Posted on 27 Sep 2010
Health insurers are spending tens of millions, are overhauling health plans they offer and reconfiguring their technology used to assist customers to comply with federal health reform laws passed in March.
This past Thursday was a major deadline, ushering in new mandated benefits for consumers. Insurers now pay for the full cost of preventive services such as mammograms and colonoscopies. They also must accept children regardless of their medical conditions, as well as waive the cash spending limits they had on customers for each year and for each person's lifetime.
"The removal of cost share on preventive services was a major change that impacted a lot of plans," said ConnectiCare spokesman Stephen Jewett. "That's a broad one. ... I suspect it impacted a lot of different plans at a lot of different insurance companies."
The public's first glimpse of changes related to reform was a batch of proposed rates announced in recent weeks -- increases of much more than 20 percent in some cases -- for health plans sold directly to individuals and families. Those rates take effect Oct. 1, and primarily affect new customers to the individual market. Rates for 2011 are expected in October and November.
But behind the scenes at insurance companies such as Aetna, CIGNA Corp., ConnectiCare and UnitedHealth Group, the work has been, as Hartford-based Aetna spokeswoman Susan Millerick said, "a very big, very complex job."
"The work is being managed at very senior levels in the organization and is being supported by hundreds of business and IT employees," Millerick said. "We estimate they have spent thousands of hours completing this work. For example, just providing the necessary information for the Web portal alone took 500 hours."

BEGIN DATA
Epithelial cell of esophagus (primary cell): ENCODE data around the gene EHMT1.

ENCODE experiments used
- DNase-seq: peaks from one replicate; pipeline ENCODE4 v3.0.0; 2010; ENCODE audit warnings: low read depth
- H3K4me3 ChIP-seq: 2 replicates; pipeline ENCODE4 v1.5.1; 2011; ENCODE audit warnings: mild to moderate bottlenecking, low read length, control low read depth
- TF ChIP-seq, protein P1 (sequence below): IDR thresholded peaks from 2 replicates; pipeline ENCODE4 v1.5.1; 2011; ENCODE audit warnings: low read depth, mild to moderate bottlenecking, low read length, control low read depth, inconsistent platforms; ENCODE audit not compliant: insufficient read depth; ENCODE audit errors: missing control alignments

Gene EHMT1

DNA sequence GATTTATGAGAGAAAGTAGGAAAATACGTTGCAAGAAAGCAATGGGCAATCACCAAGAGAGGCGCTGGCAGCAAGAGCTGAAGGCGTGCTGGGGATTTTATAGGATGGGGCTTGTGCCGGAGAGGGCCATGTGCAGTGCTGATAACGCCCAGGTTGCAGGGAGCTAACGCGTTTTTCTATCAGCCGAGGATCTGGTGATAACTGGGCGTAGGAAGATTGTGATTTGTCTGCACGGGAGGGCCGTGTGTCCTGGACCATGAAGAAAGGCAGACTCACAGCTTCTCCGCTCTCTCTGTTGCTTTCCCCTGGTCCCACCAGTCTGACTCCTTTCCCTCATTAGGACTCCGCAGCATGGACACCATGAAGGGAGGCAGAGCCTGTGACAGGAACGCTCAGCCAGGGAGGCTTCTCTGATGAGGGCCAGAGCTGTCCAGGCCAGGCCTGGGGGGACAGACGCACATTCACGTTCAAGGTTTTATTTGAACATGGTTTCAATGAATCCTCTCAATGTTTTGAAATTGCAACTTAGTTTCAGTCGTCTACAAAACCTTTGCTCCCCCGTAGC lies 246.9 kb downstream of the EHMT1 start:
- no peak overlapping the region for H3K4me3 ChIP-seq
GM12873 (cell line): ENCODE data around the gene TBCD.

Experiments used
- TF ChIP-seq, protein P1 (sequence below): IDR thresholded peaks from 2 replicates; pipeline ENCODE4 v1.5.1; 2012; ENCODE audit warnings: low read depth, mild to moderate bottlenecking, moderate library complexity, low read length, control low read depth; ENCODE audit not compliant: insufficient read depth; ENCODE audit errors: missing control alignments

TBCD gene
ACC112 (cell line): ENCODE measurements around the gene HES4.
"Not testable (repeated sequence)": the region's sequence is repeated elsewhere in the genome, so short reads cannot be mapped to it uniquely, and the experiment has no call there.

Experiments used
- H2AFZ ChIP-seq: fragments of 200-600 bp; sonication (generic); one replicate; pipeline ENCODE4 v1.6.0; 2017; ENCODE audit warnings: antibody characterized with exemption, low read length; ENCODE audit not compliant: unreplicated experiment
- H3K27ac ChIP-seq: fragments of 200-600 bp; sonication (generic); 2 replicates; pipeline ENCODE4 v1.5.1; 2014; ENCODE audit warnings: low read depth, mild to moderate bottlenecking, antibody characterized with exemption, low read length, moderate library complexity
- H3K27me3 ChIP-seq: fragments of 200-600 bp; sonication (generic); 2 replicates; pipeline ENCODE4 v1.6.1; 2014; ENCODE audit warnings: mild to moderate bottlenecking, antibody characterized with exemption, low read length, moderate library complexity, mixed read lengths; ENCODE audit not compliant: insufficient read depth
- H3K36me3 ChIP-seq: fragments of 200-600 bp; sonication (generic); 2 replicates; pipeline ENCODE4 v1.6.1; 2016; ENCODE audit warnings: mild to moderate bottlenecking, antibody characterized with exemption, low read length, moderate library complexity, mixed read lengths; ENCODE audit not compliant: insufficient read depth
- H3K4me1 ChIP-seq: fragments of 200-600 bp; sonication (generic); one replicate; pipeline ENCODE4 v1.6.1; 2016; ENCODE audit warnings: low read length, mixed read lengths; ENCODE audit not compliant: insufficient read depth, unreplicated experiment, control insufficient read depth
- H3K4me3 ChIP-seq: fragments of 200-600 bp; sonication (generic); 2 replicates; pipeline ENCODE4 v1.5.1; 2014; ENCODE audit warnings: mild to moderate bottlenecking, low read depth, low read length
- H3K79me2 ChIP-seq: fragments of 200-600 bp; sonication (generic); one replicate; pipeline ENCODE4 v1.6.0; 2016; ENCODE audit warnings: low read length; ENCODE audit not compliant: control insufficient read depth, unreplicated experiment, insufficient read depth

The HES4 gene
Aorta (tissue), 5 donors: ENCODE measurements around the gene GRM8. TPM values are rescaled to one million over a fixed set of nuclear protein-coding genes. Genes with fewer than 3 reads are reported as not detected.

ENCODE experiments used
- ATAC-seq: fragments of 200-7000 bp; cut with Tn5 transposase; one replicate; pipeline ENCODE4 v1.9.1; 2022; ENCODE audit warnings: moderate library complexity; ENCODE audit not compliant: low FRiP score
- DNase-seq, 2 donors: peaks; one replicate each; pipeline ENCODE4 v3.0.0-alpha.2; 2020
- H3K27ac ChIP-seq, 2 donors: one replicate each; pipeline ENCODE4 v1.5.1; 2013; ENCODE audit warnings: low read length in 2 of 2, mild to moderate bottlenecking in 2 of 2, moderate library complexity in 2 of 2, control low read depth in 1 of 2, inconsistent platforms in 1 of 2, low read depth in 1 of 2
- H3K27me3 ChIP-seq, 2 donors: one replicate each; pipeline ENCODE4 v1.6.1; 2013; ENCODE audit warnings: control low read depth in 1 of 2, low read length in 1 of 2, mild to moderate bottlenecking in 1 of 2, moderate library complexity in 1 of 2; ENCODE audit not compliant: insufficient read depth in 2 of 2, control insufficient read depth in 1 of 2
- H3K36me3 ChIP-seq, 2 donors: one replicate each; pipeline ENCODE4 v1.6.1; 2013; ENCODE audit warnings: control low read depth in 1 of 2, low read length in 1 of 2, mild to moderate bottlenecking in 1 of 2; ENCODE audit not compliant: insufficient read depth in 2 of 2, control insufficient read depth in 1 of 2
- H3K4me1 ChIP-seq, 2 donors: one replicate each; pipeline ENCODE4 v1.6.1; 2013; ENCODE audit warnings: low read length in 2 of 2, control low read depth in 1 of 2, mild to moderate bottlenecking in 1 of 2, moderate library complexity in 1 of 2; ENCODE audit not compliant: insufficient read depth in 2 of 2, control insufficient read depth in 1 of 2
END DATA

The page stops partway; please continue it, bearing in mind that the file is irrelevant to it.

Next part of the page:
At Philadelphia-based CIGNA Corp., which has major operations in Bloomfield, the company is spending $20 million in reform-related expenses that include additional technology investments, as well as efforts to meet tax policies and benefit requirements, said company spokeswoman Gloria Barone.
CIGNA created a reform-implementation team shortly after the law was passed, which meets regularly to study how the law will affect CIGNA and its customers.
"We began having monthly webinars with clients to understand their needs and to explain the legislation and regulatory requirements, with as many as 3,000 clients calling in for these sessions," Barone said.
UnitedHealth Group also made changes, some in advance of the requirements, such as allowing young adults up to 26 to stay on their parents' plan and in some preventive services, said company spokeswoman Cheryl Randolph.
The next obvious hurdle for health insurers will be submitting 2011 rates to state regulators. A higher price on premiums will almost certainly stir up several debates -- with consumer advocates and the federal government over the cost of adding benefits related to reform, and with hospitals and doctors about how much rates are influenced by rising medical costs.
Additionally, health insurers are facing a requirement starting next year that they must pay 80 cents on medical expenses -- as opposed to insurance administration and profits -- for every dollar they earn in premiums on policies sold directly to individuals and families. For group plans, such as those offered by companies to their workers, insurers will have to pay 85 cents per dollar collected in premiums.
If health insurers don't spend the minimum amount on medical expenses, they may end up having to mail a rebate to customers in 2012.
To comply, insurers will surely have to cut costs. An unintended consequence could be the wellness programs and other health programs that insurers offer, said Jewett, the ConnectiCare spokesman.
"I don't want to say definitively that we're going to cut those services," Jewett said. "But I will say that we're in a position right now of evaluating places where we may need to cut our administrative costs, which include, right now, all our customer service, all our care coordination, all the specialty medical programs that we run. That is what constitutes administrative services within a health insurance plan."